Volodymyr Zelenskiy to meet Russian counterpart at summit on Kyiv’s five-year war with Russian separatists
The Ukrainian president, Volodymyr Zelenskiy, faces a major test at a high-stakes summit with Vladimir Putin in Paris as he pursues a campaign promise to negotiate an end to the war in south-east Ukraine despite vocal opposition at home.
Zelenskiy and his Russian counterpart will meet at the Élysée Palace on Monday alongside European leaders for their first face-to-face talks since the comedian-turned-president took office in May.
The Small Business Confidence Index found most owners were happy with the current conditions – but 68% of the businesses were owned by Republicans
How good is the current economy for today’s small business owners? The answer to that question has less to do with revenues and profits and more to do with what political party they support.
That’s the conclusion of a report released this week from CNBC and SurveyMonkey. Their quarterly Small Business Confidence Index found that most small business owners were happy with the current economic conditions. But the devil’s in the details. When broken down, the numbers showed that most of those small businesses that were happy with the economy are actually owned by Republicans (68%). Only 34% of small businesses owned by those affiliating with the Democratic party said that the economy was good.
Police record rising violence and drunkenness in traditional folkloric festivities
Goat-horned half-demons with scraggy coats of fur, lolling tongues and threatening bundles of birch branches are no one’s idea of a welcome guest on a winter’s night.
In Austria, however, the figure of the Krampus has been part of pre-Christmas folklore for centuries, with men in costumes roaming the streets to scare children and grown-ups from the end of November to the middle of December.
Peace prize winner will lead her country’s defence against claims at court in Netherlands
A momentous legal confrontation will take place at the UN’s highest court this week when the Nobel peace prize winner Aung San Suu Kyi appears in person to defend Myanmar against accusations of genocide.
Once internationally feted as a human rights champion, Myanmar’s state counsellor is scheduled to lead a delegation to the international court of justice (ICJ) in The Hague.
Follow events on the last Sunday of the campaign as interviewees including PM take to the airwaves
Shadow health secretary Jonathan Ashworth said Boris Johnson is “misleading” the British people by saying he will bring immigration levels down, PA reports.
Speaking on Ridge On Sunday on Sky News, Ashworth said:
“We should have a fair and balanced immigration system, of course we should, but he’s (Boris Johnson) imposing a tax on nurses coming from the EU and beyond, to come and work for our NHS to care for our sick and elderly, he’s going to exacerbate the staffing crisis in our NHS with his proposals.
“And he’s also misleading the British people, because he’s trying to give them the impression that he’s going to be bringing immigration down, but when you look at the details of what he’s announced today, he’s saying he’s going to hand over decisions on who will get a visa to an independent committee.”
Here’s PA’s write up on Johnson’s claim that naughtiest thing he had ever done and was “prepared to admit” was ridding his bicycle on the pavement.
Much has been made of Johnson’s past record, which has included being sacked as a Times journalist for making up a quote and lying to then-Tory leader Michael Howard about his affair with journalist Petronella Wyatt – another decision that saw him sacked, this time from his role as a shadow minister.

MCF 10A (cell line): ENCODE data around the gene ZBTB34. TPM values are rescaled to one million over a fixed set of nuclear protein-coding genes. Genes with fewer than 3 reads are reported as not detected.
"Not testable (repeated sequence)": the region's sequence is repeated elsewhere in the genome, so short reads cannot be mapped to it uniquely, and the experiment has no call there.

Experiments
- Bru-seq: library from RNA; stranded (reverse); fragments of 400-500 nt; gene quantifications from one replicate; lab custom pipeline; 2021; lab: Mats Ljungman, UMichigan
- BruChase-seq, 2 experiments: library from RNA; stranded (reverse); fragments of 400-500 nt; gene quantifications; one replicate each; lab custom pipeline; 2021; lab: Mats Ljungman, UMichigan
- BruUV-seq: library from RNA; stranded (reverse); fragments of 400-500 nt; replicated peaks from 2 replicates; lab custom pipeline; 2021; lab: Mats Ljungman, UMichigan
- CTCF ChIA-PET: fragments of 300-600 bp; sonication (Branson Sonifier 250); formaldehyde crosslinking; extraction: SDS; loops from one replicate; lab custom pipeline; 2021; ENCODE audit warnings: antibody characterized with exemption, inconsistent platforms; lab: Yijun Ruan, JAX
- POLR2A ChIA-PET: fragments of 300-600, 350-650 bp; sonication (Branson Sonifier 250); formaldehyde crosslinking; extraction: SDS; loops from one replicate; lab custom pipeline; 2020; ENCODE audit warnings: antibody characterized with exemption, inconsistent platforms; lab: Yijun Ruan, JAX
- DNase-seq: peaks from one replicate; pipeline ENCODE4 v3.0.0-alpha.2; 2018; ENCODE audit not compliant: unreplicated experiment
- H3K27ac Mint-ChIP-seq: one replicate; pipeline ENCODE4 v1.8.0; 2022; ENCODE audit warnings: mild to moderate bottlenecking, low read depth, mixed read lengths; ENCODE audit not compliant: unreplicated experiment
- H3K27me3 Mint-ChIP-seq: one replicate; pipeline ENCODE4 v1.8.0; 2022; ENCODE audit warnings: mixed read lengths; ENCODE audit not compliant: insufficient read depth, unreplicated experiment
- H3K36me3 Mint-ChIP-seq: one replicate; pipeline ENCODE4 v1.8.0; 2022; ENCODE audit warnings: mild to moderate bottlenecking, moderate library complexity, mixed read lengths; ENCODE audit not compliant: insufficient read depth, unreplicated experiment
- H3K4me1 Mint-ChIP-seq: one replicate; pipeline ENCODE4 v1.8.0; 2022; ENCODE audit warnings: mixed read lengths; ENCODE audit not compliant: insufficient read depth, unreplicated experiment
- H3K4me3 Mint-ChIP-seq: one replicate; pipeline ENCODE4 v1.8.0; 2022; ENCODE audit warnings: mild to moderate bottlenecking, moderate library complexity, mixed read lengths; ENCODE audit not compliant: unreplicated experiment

But when asked on Sky News’s Sophy Ridge On Sunday programme whether he had given his naughtiest deed any more thought, he exclaimed: “Oh no, not this again”, before asking his aides to provide him with suggestions of the naughtiest thing they had witnessed him do.
Human rights groups fear change of stance by Foreign Office might lead to executions
Fears are growing that the Foreign Office has paved the way for British Islamic State captives held in Syria to be handed over to the regime of President Bashar al-Assad, which is accused of war crimes including mass torture and executions.
Human rights groups argue that, as they face pressure to repatriate Britons detainedin Syria, ministers’ inaction may result in the transfer of UK nationals to Assad’s forces.
Dozens of species are now at risk but a conference this week will showcase new technology that could help stop the illegal trade
The two young women who arrived at Heathrow in February 2014 en route to Düsseldorf were carrying nondescript luggage. Customs officers were suspicious nevertheless and looked inside – to find 13 iguanas stuffed into socks inside the cases. Astonishingly, 12 of the highly endangered San Salvador rock iguanas had survived their transatlantic journey.
“There only about 600 of these animals left in the wild, in the Bahamas, and these animals were being taken to a private collector somewhere in Germany. Incredibly, we were able to return 12 of them, alive, to their homeland – on San Salvador island,” said Grant Miller, who was then working for the Border Force’s endangered species team.
Undocumented workers who rebuilt the city after Hurricane Katrina remain unrecognized and have seen their home become hostile
The sight of the collapsed Hard Rock Hotel is impossible to escape on the busy Canal Street corridor downtown. Slabs of broken gray concrete form a frozen landslide 18 stories above the ground, and the arm of a massive crane stands almost upright after a botched removal effort left it embedded in the sidewalk below.
Nearly three months after the deadly collapse, the bodies of two victims – José Ponce Arreola, from Mexico, and Quinnyon Wimberly, from New Orleans – still remain inside the wreckage.